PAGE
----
One by one women from many walks of life line up to receive a warm breakfast served with an even warmer smile at Wellspring Women's Center in Oak Park. "Do you want some eggs?" 14-year-old Isabella Powers asks. "How are you today?" she inquires with a sweet youthful eagerness that charms the guests.
Powers began volunteering here when she was 9. When she sees a problem she moves into action. She is starting a campaign at school to collect used forks, spoons and mugs for the center, which is running short. For her 10th birthday she asked for school supplies for the children at Wellspring. Seeing people's appreciation is her present, she says. "We're here to help others. You can't make this world a better place by just focusing on yourself. It's the ripple effect. You're making and impact, then other people do the same."
Isabella was in fourth grade when she first started volunteering at Wellspring in the kid's corner, where she would read to and play with children who would come with their mothers. Her father, Patrick Powers, has been volunteering for Wellspring for 20 years. He would attend meetings and Isabella would tag along with him and do homework during his meetings.
"She's gotten more mature," Powers said about his daughter. "She knows she can make a difference." Through bake sales and lemonade stands Isabella and her friends raised money for victims of the Haiti earthquake, Hurricane Katrina and the tsunami in Japan. For valentines day one year she gave out flourescent lightbulbs to her classmates to help save the environment.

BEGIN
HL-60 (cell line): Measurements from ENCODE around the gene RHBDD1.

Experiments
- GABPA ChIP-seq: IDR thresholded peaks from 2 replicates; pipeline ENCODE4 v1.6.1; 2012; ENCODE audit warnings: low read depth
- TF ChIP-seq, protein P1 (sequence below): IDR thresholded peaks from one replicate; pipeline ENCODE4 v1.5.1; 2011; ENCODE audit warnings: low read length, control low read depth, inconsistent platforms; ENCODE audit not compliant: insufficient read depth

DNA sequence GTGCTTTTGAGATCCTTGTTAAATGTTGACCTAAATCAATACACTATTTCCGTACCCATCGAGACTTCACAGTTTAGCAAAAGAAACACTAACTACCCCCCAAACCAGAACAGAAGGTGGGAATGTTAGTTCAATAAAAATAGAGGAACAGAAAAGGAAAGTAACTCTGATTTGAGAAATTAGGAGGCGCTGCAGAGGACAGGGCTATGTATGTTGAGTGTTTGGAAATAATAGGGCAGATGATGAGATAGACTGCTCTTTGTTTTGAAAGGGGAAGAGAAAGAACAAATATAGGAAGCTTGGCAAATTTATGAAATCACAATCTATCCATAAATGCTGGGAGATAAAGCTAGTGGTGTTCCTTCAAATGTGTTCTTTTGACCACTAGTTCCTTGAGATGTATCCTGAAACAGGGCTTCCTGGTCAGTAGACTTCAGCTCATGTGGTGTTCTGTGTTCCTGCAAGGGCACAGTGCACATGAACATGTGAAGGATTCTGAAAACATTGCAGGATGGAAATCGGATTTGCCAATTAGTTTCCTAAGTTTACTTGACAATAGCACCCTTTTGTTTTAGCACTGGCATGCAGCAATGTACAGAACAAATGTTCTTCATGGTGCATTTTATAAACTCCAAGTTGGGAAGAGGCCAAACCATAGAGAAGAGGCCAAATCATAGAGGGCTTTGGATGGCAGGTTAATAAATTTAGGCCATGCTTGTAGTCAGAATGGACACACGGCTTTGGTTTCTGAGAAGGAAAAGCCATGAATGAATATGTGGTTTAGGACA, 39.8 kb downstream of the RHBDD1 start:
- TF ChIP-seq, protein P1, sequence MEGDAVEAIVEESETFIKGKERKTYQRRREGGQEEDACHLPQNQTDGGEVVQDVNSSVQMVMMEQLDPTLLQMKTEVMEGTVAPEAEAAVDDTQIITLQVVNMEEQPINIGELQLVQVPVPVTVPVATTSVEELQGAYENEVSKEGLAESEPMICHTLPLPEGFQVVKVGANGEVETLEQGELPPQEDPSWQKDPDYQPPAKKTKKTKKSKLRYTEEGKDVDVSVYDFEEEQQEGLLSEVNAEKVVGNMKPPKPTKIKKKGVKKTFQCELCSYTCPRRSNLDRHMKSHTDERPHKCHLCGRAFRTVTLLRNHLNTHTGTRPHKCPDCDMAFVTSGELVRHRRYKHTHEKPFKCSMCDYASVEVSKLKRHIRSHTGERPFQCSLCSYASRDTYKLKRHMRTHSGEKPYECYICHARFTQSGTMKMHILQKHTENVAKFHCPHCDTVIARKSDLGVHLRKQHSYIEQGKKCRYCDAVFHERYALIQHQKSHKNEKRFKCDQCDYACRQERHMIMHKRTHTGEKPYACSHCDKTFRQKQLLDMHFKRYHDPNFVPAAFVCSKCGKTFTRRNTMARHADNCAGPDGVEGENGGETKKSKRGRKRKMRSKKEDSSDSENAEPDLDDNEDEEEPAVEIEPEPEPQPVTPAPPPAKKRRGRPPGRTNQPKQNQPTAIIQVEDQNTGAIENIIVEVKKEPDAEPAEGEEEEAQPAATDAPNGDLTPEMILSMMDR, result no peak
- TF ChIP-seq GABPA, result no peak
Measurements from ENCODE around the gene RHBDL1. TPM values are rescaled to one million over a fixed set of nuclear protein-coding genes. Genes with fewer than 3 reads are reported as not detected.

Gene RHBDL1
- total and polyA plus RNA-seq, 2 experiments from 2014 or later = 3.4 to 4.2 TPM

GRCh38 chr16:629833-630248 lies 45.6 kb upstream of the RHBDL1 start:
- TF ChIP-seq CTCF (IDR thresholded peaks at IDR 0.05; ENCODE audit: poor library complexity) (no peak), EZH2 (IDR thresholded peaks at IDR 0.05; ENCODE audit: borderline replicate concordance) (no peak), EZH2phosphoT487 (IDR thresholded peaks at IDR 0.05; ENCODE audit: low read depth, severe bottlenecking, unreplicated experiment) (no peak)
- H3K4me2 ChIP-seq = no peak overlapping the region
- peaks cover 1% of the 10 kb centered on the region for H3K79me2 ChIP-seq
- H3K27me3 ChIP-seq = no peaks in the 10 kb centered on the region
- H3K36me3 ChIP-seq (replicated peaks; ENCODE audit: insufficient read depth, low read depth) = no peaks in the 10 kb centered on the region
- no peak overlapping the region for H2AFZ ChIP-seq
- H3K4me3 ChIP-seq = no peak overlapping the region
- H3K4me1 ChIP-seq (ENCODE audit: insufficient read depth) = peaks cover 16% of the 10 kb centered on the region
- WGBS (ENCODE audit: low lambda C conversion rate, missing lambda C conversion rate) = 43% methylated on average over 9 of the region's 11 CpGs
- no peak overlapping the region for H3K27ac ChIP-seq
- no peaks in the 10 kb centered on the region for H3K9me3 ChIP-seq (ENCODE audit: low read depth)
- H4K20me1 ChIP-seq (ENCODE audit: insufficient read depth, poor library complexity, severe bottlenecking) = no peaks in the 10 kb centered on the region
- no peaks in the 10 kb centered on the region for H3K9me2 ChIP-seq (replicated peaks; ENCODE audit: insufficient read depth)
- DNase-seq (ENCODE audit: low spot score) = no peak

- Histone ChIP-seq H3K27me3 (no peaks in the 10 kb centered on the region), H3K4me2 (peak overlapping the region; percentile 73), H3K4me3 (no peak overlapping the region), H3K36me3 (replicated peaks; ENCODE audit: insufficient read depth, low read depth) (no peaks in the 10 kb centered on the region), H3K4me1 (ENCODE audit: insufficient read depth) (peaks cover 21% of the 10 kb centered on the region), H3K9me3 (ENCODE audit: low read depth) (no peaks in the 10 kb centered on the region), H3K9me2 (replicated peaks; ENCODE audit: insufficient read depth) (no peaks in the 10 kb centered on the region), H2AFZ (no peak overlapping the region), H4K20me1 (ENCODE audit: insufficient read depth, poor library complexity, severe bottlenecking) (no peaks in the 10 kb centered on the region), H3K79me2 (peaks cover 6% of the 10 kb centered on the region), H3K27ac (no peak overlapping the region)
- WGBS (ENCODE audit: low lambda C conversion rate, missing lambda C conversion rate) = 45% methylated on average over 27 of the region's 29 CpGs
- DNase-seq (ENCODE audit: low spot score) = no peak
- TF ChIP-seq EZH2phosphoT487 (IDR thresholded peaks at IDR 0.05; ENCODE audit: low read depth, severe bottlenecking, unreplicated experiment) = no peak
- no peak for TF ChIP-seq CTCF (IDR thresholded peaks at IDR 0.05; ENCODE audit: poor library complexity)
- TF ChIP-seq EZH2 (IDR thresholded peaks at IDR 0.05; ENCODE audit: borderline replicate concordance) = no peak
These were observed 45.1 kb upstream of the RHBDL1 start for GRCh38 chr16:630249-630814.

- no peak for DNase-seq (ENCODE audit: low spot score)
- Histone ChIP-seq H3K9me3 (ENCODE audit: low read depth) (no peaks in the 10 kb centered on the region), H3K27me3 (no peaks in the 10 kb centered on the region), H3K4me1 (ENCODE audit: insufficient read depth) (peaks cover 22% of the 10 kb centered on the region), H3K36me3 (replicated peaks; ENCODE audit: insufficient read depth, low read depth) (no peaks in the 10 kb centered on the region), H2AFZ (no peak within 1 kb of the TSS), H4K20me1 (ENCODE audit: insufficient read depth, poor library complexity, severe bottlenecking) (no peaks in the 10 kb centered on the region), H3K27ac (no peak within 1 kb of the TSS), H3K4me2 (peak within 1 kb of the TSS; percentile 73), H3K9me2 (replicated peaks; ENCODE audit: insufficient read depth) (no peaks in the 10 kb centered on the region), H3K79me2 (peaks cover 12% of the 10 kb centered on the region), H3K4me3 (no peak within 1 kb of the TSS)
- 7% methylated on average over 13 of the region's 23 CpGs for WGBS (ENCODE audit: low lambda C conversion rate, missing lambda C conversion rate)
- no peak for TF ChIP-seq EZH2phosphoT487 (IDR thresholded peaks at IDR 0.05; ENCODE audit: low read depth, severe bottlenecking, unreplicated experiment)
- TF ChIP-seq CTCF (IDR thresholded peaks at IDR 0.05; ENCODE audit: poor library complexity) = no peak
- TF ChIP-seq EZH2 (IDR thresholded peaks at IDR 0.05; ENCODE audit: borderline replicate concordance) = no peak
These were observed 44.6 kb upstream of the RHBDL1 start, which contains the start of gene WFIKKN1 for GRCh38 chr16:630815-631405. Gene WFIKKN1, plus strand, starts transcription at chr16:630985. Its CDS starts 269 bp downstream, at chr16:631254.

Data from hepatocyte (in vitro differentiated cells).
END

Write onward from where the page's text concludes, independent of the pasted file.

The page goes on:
"It doesn't have to be grandiose," Isabella said about her volunteering. "You can do something small. Little things count."
For Isabella all of these little things are adding up. For her efforts she will be the 2013 recipient of the Violet Richardson Award for Soroptomist International of Greater Sacramento. The award will be presented to her during a luncheon in March.
Cheerful and bright Isabella exudes confidence and openness to others. Volunteering has taught her well. She's seen people who come from less fortunate backgrounds than herself and she's become more grateful for what she has. "Not everybody's perfect," she says. "I feel more fortunate. I am more appreciative of my family than I would be."
A freshman at St. Francis High School she studies hard in advanced placement classes, participates in service and leadership activities and plays sports. She tries to get her classmates interested in volunteering as well. Most are too hesitant to join her.
Annie Hassid, the volunteer coordinator at Wellspring Women's Center loves to see young people volunteer. "She's a real sweet girl, super hard working," Hassid said. "She brings an extra spark in the volunteer program."
Do you know an extra special volunteer who should be profiled in the I Care column? Please send your suggestions to Autumn Payne at email@example.com.